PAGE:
Northern Ireland

Most Northern Ireland schools face difficulties in key areas

John O'Dowd
Image caption Mr O'Dowd said swift action had to be taken to address problems facing schools

Eighty-four per cent of secondary schools in NI and nearly 50% of primary schools are experiencing difficulties in at least one of three key areas.

Three areas were examined by the Department of Education - quality of education, the numbers who attend, and the school's finances.

The figures were released on Tuesday.

They were compiled to examine if children were getting a good education and to establish which schools are financially viable.

In the primary sector, just under half of all schools are currently experiencing difficulties in at least one category.

In secondary schools the figure is much higher at 84%. In the grammar sector the figure is 35% .

When he launched the audit last year, Education Minister John O'Dowd said some schools may have to close.

Mr O'Dowd said there were too many empty places - up to 85,000. He told the assembly this equated to more than 150 empty schools.

'Complex picture'

On Tuesday he said the reports would be of concern to parents and staff but he emphasised it would be impossible to close schools which "were demonstrating stress".

"It must also be recognised that this is a complex matter and the viability audits only present part of the picture," he said.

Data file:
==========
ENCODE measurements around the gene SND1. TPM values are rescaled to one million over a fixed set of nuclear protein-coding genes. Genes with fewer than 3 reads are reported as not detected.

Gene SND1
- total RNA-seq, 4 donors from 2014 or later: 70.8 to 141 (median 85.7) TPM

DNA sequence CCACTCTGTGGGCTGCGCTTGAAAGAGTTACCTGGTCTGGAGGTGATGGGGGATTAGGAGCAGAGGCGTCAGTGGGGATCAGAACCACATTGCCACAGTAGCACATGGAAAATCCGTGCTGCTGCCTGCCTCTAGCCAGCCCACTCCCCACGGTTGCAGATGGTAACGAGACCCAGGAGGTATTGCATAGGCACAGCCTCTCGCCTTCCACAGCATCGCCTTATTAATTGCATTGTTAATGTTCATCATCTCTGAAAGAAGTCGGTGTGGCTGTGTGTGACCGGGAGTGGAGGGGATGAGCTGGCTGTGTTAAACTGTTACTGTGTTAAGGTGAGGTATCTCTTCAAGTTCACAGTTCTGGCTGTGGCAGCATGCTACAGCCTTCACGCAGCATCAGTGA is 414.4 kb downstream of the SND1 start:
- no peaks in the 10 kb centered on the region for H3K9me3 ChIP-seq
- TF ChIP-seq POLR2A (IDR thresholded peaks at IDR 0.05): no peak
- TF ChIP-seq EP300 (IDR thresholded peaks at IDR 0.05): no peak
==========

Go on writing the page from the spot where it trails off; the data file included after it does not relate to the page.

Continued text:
"What it does is highlight where the support needs to be targeted and where the priorities lie as we begin to area plan."

The minister said his department's Sustainable Schools policy recognised that every school had its own unique set of circumstances which needed careful consideration before the area plans were finalised.

"But we cannot ignore instances where the pupils are not accessing high quality education and this is why in some cases we need to take swift action," Mr O'Dowd said.

He said he would be writing to school managing authorities to "seek assurance" that steps were being taken to protect the educational wellbeing of pupils in schools with the greatest degrees of stress.

"I would ask those in education, parents, politicians and the media to look at this information in the round rather than focus in on individual schools," he said.

"I would ask that they consider the facts and ask themselves, what is this saying about our education system and what should we be doing?"

More on this story